Sweet Idea, who had won the Group 2 Missile Stakes and ran second in the Group 1 Memsie Stakes among her earlier starts this campaign, will next be seen in the $500,000 Group 1 Myer Classic (1600m) at Flemington on 1 November.

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Fillies fill up in Caulfield Classic

Local trainer Robert Smerdon is happy with the Melbourne Racing Club’s decision to rejuvenate the old Norman Robinson Stakes.

Now called the Caulfield Classic, the 2000-metre Group 3 race for three-year-olds this year received a $600,000 injection of funds and is now worth $750,000.

Smerdon on Saturday claimed the lion’s share of that booty when Oaks-bound fillies Fontein Ruby and Crafty proved too strong for their male rivals.

The Caulfield trainer said the Classic became an irresistible option, as opposed to the $120,000 Listed Ethereal Stakes ran earlier on the card, following the prizemoney hike and he was glad he rolled the dice.

“I guess the other option was to run them in the fillies’ race, but we looked at the prizemoney here and decided to have a crack at this one.”

Fontein Ruby collected $450,000 and Crafty $135,000 for their efforts in the Caulfield Classic.

The former had to do some early work to find spot outside leader Merion, who raced more prominent than normal, and was left in front when Merion felt the pinch at the 300m.

Fontein Ruby was headed by Firehouse Rock inside the 200m, but fought back to reclaim the lead and then hold off her stablemate.

The $13 chance scored by a neck from Crafty ($6) with Firehouse Rock ($51) sticking on for third, three quarters of a length away.

Smerdon hinted post race that he continued to expect Fontein Ruby – who is by Group 1-winning sprinter Turffontein to be found out by a step up in trip, but is amazed by her tenacity.

“She’s got a great constitution,” Smerdon said “Whether she could run the 2000 was a question, it’s not in pedigree, but she doesn’t know that and she just keeps pulling something out.”

Fontein Ruby, who has now won four of her past five starts, is the one of Smerdon’s pair more likely to progress to the Group 2 Wakeful Stakes (2000m) on Derby Day, with the trainer suggesting Crafty may now head straight to the $1 million Group 1 Crown Oaks (2500m) on 6 November.

Crafty is now $3.50 Oaks favourite and one of three Smerdon-trained runners at single figures for the race. Fontein Ruby if on the $7.50 second line with Lumosty at $8.50.

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Snowdens Shoot to Group 1 win

Their situation is different, but Peter and Paul Snowden again celebrated BECK Caulfield Guineas victory at Caulfield on Saturday.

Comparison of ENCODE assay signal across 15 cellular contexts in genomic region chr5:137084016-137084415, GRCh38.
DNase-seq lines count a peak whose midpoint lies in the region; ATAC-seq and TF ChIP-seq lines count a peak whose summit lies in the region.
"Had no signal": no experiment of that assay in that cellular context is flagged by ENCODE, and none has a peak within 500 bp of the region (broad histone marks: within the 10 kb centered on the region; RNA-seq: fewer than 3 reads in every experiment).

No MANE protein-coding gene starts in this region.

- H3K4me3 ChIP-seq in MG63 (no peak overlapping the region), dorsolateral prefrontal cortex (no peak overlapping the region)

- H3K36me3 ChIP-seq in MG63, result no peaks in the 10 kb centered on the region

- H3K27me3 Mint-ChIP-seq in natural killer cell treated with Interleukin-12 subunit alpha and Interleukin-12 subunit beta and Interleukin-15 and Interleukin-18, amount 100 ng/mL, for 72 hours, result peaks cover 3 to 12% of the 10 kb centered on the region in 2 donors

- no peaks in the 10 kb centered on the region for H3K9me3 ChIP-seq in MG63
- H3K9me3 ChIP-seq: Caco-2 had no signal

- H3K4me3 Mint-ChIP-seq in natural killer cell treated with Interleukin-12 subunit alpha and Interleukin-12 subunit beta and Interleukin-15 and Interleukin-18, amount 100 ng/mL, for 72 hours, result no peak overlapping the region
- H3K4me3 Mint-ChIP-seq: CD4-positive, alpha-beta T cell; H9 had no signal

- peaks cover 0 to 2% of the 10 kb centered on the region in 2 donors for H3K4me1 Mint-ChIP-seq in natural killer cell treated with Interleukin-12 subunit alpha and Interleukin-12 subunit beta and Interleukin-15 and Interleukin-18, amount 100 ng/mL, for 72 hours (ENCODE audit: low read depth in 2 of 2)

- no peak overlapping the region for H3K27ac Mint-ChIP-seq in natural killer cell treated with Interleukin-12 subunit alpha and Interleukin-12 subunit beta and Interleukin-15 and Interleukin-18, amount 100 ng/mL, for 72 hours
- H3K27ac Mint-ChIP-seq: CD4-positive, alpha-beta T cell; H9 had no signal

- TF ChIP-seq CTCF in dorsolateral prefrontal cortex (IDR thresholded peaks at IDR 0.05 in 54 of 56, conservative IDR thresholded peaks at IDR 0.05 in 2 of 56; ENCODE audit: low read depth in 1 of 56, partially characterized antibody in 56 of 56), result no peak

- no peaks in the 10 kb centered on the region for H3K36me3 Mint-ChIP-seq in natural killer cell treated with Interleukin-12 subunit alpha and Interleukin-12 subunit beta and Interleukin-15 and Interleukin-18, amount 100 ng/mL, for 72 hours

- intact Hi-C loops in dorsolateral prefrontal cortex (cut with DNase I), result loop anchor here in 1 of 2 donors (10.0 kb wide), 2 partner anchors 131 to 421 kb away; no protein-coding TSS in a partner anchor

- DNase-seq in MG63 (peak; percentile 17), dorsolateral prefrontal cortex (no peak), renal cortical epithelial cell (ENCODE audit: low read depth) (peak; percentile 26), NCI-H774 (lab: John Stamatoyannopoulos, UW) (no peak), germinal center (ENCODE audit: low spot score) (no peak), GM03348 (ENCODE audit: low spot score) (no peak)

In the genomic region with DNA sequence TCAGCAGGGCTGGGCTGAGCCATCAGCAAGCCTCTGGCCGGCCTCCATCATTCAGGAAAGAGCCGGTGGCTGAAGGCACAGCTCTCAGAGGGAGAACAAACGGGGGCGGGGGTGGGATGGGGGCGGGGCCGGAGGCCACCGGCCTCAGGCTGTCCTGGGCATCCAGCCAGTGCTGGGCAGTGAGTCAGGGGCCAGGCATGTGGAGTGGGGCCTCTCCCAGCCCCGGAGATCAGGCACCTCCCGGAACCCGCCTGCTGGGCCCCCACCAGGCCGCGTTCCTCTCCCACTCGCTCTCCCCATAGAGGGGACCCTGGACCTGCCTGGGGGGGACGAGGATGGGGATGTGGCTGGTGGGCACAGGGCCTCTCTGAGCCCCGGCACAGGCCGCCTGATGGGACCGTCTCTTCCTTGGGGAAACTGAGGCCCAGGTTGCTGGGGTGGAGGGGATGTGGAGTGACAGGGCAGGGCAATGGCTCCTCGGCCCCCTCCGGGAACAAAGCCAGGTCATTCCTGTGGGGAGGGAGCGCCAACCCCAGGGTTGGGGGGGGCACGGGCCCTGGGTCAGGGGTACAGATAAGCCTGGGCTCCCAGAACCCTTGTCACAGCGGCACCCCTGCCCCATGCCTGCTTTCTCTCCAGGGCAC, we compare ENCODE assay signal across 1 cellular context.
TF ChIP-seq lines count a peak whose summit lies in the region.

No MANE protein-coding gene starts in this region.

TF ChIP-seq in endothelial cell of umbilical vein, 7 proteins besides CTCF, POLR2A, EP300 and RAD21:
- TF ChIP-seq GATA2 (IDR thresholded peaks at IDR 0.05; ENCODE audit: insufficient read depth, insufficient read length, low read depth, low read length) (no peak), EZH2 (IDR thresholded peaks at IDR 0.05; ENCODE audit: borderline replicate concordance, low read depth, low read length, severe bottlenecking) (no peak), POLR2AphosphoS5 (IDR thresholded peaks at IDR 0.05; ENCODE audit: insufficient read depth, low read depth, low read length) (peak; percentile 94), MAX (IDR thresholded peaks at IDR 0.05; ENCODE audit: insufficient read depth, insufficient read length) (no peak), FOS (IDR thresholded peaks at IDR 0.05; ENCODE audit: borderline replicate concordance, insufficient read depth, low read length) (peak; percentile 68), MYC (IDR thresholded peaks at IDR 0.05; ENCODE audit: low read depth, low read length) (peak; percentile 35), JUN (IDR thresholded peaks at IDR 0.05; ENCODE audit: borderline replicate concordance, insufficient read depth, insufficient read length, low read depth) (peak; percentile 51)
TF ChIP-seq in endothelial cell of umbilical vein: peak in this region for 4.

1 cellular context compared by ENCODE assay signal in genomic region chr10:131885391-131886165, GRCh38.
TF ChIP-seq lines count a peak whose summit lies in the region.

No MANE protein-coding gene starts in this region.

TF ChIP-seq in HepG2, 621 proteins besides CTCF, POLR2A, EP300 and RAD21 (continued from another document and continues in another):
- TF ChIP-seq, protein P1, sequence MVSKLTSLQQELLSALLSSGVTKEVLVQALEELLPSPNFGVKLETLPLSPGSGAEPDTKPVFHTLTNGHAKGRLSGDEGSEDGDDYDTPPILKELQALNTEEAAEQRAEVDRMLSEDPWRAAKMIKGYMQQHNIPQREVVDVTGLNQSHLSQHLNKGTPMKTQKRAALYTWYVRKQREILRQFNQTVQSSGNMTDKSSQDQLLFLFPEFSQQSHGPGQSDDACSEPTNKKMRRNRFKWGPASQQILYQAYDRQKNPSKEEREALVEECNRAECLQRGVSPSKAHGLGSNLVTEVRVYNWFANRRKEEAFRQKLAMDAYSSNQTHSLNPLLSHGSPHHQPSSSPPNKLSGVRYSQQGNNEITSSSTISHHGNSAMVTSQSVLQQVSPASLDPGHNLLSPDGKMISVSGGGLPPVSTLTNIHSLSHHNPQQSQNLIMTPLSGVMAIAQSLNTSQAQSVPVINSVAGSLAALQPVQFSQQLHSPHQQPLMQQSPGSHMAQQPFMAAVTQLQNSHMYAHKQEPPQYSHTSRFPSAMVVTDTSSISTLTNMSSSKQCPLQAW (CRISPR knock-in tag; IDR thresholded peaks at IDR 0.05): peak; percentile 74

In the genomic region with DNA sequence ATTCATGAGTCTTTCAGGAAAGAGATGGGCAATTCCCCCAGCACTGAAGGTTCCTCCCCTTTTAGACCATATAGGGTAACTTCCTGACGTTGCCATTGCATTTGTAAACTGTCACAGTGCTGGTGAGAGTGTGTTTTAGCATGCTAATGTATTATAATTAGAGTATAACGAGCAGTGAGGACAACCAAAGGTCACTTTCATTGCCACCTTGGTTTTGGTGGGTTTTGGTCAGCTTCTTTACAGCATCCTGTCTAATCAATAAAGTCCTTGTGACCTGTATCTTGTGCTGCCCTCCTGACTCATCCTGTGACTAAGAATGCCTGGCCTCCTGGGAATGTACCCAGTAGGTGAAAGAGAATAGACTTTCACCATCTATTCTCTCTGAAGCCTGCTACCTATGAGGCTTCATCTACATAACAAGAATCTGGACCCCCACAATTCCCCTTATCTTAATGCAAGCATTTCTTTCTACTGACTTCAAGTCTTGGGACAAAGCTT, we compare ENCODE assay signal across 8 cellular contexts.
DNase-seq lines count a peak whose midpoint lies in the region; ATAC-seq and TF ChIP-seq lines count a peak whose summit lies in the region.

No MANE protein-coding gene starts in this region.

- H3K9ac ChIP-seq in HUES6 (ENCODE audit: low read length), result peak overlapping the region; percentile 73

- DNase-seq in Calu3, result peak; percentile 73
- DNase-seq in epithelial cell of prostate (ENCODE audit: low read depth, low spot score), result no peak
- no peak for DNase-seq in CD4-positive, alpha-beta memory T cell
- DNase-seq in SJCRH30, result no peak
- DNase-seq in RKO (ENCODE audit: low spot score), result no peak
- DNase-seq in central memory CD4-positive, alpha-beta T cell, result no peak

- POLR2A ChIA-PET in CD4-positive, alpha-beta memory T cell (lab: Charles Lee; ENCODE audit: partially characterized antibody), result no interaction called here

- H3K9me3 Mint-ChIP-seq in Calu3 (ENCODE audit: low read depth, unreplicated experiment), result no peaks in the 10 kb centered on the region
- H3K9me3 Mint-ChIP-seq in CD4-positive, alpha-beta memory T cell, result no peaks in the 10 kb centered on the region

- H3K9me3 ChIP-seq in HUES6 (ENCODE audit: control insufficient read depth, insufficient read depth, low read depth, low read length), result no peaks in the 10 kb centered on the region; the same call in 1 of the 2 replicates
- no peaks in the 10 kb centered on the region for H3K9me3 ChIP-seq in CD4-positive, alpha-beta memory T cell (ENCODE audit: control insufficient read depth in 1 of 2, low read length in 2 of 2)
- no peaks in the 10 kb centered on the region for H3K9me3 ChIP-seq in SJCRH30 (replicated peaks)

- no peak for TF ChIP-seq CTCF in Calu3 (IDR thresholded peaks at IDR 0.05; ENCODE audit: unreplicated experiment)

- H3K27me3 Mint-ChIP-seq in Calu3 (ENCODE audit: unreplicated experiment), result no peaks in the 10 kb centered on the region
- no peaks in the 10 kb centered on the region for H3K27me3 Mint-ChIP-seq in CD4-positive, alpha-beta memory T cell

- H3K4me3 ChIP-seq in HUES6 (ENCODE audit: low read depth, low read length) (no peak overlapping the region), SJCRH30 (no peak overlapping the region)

The father-son training combination produced Shooting To Win to score a memorable win in the $1 million Group 1 event for three-year-olds.

The son of Northern Meteor prevailed by a neck in a stirring duel with fairytale local hope Rich Enuff.

It was the third Caulfield Guineas win in the past four years for Peter Snowden, who won with Helmet (2011) and Long John (last year) when head trainer of Sheikh Mohammed’s Darley (now Godolphin) operation, but first in partnership with his son.

Snowden Snr stayed at home in Sydney, leaving Paul to do the talking, and Snowden Jnr said there was a particularly special element to this year’s Guineas win.

“He’s at home, he wouldn’t come down, he said ‘I’ll leave it to you, you know what you’re doing’,” Paul said.

“They’re all special, but this is different. It’s for us. That’s why it’s so different.

“It means a lot. We never thought we’d be at this stage this early in our career. It’s fantastic.”

Shooting To Win franked the big opinion the Snowdens have always had of him when he got home. Expertly handled by James McDonald, who positioned him midfield one off the fence and found his into the clear early in the straight to set out after leader Rich Enuff.

It was evident halfway down the straight the heavily-backed favourite ($2 to $1.80) was in trouble but even though Shooting To Win ($7.50) reeled him in inside the 100m, Rich Enuff fought back gamely.

Shooting To Win held him off to score by a neck with Wandjina ($101) one length away third, marginally in advance of Kumaon ($31).

It was the fourth win from seven starts for Shooting To Win, who won the Group 2 Stan Fox Stakes at his previous outing, and Snowden said they were lucky to inherit him from O’Shea, who replaced his dad as Sheikh Mohammed’s head trainer.

“He was just a very special horse from day one. You just knew he was good by the way he worked, his attitude was great, he towels up Group 1 horses on the track and makes them look like mid-weekers.”

The victory was the 22nd elite-level success for former Kiwi whiz kid McDonald, but just his second in Melbourne and the 22-year-old was thrilled to do it aboard a horse he had a connection with back when he was trained by one of his biggest supporters in O’Shea.

“Obviously John trained the horse and I had some connection with him as a two-year-old, and with the owners, so it was a great buzz to get back on him and do the job for them.”

“I haven’t had a lot of luck down here, it’s a very hard carnival, I find it’s the toughest (carnival), so it’s always good to come down and get a result.”